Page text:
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Intel Hit With $1.45 Billion Fine From EU

European Antitrust regulators have been reviewing Intel’s case for a very long time, believing the company’s pricing model was an attempt to drive competition out of the market. Intel denied the charges related to rebates offered as long as manufacturers agreed to obtain the majority of their processors from Intel as well as paying them to either to delay or cancel the launch of AMD based products. The company maintained its actions were within legal boundaries.

In a statement this morning, the EU’s Competition Commissioner says Intel “harmed millions of European consumers deliberately” and the fines shouldn’t surprise anyone. "Given that Intel has harmed millions of European consumers by deliberately acting to keep competitors out of the market for over five years, the size of the fine should come as no surprise," said Neelie Kroes.

Intel on the other hand is not happy and plans to appeal the decision, claiming it “ignores the reality of the highly competitive microprocessor market.” The fine itself amounts to a mere 4.15 percent of Intel’s annual revenue ($38 billion in 2008), and given that the European Union is, by law, allowed to fine up to 10 percent of that figure, we’re a little surprised at the leniency of it all.

The decision comes amid speculation that Intel could come under similar scrutiny in the United States following resolute statements from the White House regarding anti competitive behavior.

  • matt2k
    I hope this means lower prices all round :)
    though it will likely only affect OEM builds n such. tis a pity.

    and that is taking into account that intel will stop doing this...
    Reply
  • matt2k
    oh and kudos to whover figured out how to remove that first post being a summary of the article. was starting to bug me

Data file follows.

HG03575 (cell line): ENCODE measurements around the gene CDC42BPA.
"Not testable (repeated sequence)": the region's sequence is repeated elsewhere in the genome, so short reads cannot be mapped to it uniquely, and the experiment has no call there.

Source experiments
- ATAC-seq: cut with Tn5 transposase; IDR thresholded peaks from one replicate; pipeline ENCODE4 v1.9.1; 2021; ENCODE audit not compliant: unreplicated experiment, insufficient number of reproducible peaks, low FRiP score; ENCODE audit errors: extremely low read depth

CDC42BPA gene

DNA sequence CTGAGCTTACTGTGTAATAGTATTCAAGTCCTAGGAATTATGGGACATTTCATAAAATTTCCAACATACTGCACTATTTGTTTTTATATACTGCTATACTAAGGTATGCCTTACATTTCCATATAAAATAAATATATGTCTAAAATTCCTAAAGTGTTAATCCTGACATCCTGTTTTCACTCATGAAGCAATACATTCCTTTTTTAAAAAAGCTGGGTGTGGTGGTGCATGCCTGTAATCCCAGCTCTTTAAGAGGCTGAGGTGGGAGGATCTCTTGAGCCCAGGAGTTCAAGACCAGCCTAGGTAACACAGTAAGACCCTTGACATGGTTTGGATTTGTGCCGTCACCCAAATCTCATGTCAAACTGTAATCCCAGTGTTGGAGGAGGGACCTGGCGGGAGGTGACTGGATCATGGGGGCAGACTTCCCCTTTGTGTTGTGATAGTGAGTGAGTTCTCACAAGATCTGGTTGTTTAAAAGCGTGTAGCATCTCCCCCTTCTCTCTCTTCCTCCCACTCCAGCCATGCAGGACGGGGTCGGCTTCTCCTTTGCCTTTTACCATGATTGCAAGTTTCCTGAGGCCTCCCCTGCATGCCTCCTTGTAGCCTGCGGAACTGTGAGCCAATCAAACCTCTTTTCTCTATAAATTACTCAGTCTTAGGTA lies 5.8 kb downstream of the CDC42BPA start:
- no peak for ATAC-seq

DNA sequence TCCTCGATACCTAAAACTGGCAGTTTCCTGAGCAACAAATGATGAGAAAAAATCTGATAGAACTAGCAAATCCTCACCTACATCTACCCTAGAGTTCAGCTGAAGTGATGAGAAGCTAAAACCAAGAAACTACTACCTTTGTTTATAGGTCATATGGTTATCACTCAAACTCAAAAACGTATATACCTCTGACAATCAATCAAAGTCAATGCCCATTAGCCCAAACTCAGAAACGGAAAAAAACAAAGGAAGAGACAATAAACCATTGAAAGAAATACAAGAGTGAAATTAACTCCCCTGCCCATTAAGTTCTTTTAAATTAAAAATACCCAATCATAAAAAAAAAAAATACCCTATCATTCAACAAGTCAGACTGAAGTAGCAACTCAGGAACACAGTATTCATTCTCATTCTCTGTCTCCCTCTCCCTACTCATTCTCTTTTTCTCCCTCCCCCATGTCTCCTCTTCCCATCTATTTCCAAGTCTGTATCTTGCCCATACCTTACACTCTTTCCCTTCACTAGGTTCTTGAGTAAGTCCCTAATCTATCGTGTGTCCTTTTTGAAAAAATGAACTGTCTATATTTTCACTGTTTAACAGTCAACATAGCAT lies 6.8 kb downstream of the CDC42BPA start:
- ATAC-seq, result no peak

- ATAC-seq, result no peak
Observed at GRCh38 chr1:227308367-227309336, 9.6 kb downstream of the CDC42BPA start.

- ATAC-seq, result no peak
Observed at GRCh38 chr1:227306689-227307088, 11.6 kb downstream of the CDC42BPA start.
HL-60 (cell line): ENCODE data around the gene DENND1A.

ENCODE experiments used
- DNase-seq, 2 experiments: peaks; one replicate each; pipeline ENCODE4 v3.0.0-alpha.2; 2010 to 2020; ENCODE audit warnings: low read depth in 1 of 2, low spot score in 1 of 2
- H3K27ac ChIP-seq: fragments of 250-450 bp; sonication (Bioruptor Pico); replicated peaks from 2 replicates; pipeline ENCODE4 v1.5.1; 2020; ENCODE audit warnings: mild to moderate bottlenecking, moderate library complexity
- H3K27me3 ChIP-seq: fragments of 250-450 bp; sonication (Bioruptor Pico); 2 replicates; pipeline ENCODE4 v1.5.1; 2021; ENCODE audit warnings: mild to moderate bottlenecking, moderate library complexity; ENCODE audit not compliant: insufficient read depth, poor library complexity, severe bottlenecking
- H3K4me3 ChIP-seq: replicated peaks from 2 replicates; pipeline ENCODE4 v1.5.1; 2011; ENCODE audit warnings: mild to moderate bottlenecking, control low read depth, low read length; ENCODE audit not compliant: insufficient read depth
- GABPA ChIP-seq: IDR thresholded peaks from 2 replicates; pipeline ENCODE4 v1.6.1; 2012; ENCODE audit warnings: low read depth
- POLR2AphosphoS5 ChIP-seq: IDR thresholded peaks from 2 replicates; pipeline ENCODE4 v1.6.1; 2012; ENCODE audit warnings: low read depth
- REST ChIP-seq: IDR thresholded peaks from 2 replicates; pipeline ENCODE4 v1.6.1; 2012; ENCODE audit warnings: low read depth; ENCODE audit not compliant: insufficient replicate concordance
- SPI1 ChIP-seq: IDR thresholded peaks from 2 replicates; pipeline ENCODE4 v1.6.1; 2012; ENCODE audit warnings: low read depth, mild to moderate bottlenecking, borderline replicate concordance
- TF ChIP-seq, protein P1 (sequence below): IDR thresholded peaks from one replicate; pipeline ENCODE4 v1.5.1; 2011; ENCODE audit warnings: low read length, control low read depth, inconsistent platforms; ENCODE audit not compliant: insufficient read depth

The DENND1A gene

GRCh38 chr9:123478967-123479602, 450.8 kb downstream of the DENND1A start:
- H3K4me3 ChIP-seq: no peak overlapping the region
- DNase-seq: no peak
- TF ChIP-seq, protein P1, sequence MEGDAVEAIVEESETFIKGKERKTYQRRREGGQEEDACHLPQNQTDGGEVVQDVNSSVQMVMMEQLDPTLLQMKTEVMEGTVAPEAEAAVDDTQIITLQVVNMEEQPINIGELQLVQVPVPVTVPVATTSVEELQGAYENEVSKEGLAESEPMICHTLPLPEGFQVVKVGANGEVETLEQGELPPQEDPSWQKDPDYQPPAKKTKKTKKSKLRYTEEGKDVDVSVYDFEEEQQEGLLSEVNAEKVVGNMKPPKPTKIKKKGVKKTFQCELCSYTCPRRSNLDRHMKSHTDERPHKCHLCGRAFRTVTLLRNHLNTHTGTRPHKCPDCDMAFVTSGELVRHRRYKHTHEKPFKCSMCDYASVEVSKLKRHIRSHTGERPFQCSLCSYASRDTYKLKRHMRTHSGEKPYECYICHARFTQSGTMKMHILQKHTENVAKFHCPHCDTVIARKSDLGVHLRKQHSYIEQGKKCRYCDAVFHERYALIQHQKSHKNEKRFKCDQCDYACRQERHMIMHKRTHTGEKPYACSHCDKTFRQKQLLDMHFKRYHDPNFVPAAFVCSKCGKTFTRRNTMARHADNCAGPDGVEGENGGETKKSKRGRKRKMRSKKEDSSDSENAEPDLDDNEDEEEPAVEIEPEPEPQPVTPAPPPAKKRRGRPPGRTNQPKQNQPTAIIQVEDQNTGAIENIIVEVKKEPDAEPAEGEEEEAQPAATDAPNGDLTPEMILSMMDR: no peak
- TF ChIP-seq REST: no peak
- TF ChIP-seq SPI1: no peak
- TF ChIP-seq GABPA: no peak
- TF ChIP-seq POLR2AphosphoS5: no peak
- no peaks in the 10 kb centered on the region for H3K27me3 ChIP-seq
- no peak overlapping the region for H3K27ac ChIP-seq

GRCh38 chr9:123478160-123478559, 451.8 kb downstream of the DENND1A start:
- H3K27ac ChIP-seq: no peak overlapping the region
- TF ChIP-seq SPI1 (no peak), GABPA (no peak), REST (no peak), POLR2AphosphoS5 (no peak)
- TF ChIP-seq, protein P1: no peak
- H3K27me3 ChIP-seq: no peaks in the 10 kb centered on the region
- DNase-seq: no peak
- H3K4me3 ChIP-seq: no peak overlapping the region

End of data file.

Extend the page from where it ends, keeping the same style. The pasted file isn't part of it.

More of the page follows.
Reply
  • SneakySnake
    I really hope that AMD will finally be allowed back into the market now. Sure there CPU's aren't quite as good on the performance scale, but you get immense bang for you buck. The Phenom II 955 can hit 4 GHz without passing 1.5 volts
    Reply
  • scook9
    +1 and +1. although I am dissappointed in Intel. Yes they make nice processors, but what the hell. If the EU ruling holds, there is NO way nothing will happen here in America. I don't want Intel pulling this shit here, but I don't want them running around nudered and scared either. They HAVE to appeal the EU fine regardless of amount - and yes they were lucky it was so "little" - because not doing so says they were guilty, just like prepaying a traffic ticket, it is admitting the guilt.
    Reply
  • hikayu
    oh so this mean what ? stop marketing intel's latest chip and sell only crappy old chip ? come on ! it's nbot intel's fault AMD cant follow .thx EU , way to boost the darn market.
    Reply
  • m3kt3k
    BS. This is not about AMD its about the EU needing money. AMD would not be in the trouble it is in if they made a better product. I used to be an AMD fan boy but it comes down to Performance. Intel is just faster.
    Reply
  • MountainFlip
    When the EU fines Intel, who is Intel actually paying the fine to?
    Reply
  • randomizer
    scook9If the EU ruling holds, there is NO way nothing will happen here in America. I don't want Intel pulling this shit here, but I don't want them running around nudered and scared either.It's already happened in the US.
    Reply
  • shqtth
    AMD cpus could be awesome if AMD just had the cash comming in.

    I say that AMD is competing pretty awesome for a company that has been kicked in the nuts. So if AMD just had those extra sales, well that would put amd back on track.


    AMD had to do that wierd Fab thing becuase it lacked cash. AMD would still be a whole (not having to sell out their fabs in a wierd way)if they were not kicked in the nuts.

    When the Athlon first came out AMD was increasing market share like crazy and yet for some reason they were stuck thanks to intel.
    Could you imagine what AMD would be like today if Intel played fair?
    Reply
  • shqtth
    The scary thing about the EU as the EU is pretty big, is that the EU could impose import duties/taxes on Intel CPUs if it wanted to level the playing field. And that would affect a lot of countries/sales. Or if Intel doesn't pay the fine, it could ban the sales and import of Intel CPUs in the EU. Either way it would be a plus for AMD.
    Reply